Saturday, September 28, 2013

Akola district central coop bank to distribute Rupay cards


The Akola district central cooperative bank is set to launch Rupay cards - a debit card for farmers, in the district.

Farmers can use their credit amount to buy seeds, fertilisers and pesticides among other things.
The Akola district central cooperative bank is going to be the second bank in the state to have such card enabled service for its farmers.

The Nabard and National Payment Corporation of India have jointly launched the Rupay card, a platform which provides payment facilities using cards. Currently, such platform is provided by two debit card companies and those are US based.

Akola DCC bank has 107 branches in Akola and Washim districts, as the latter was carved out as a separate district some years back. There are two lakh farmers having an account with the bank, who would get the Rupay card from the bank in the coming week.

The officials stated that such card will not only enable farmers to use their loan amount efficiently but also keep a track of money. The manual withdrawal procedure of money from bank account is getting costlier as the expenses on manpower and infrastructure are increasing. In such a case, electronic transactions are very economical.

The bank is also setting up an automated tailor machine in every branch for farmers' benefit. The Nabard has also funded some companies for producing debit card reading machines which can be given to the distributors of fertilisers, seeds and pesticides. It will keep track of every transaction and if farmers are overcharged, it can be found through electronic bills, the officials said.

Wednesday, September 18, 2013

Morpho becomes first RuPay-certified vendor for chip card manufacturing in India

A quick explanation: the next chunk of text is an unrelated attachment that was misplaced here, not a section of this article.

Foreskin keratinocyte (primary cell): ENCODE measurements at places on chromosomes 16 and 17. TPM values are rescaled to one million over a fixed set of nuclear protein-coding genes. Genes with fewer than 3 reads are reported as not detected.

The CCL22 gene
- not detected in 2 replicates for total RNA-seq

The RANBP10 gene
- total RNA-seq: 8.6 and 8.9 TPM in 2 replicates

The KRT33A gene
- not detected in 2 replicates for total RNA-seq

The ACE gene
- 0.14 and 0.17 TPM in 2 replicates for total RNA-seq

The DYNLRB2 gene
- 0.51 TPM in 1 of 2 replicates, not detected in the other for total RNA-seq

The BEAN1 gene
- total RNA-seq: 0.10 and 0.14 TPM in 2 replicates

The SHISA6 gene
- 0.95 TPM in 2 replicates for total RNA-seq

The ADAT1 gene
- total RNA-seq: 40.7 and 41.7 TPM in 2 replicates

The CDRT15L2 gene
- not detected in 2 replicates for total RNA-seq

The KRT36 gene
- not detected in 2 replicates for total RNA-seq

Morpho (Safran) today announced that its Indian subsidiary Syscom has been certified as the first and to date only payment card manufacturer in India for the manufacturing and personalization of chip cards for RuPay, the Indian payment card network by National Payments Corporation of India (NPCI).
The RuPay chip card is based on the D-Payment Application Specification (D-PAS) platform, which is the EMV* technology of Discover Financial Services (DFS). The RuPay chip cards will thus be accepted at all Discover Point of Sale terminals and ATMs globally in addition to the vast network of RuPay-enabled ATMs and Point of Sale terminals in India.

"This certification recognizes Syscom's commitment to maintain technology and quality leadership over all other card manufacturers in the country to meet banks' requirement for payment cards," said Sanjeev Shriya, SVP Sales India at Morpho, e-Documents Division and Managing Director, Syscom. "The chip cards are based on international specifications that provide protection to banks and customers against card skimming and counterfeiting frauds. We are now fully equipped to meet the stringent security and certification requirement of the banks."

* EMV (Europay, MasterCard and VISA) is becoming the global standard in the migration from magnetic stripe cards to chip-based cards. EMV is an interoperability standard developed by the three financial institutions to ensure that all Europay, MasterCard, and VISA-branded smart cards and all smart card-reading POS terminals and ATMs work together to deliver the highest level of security.

Tuesday, September 17, 2013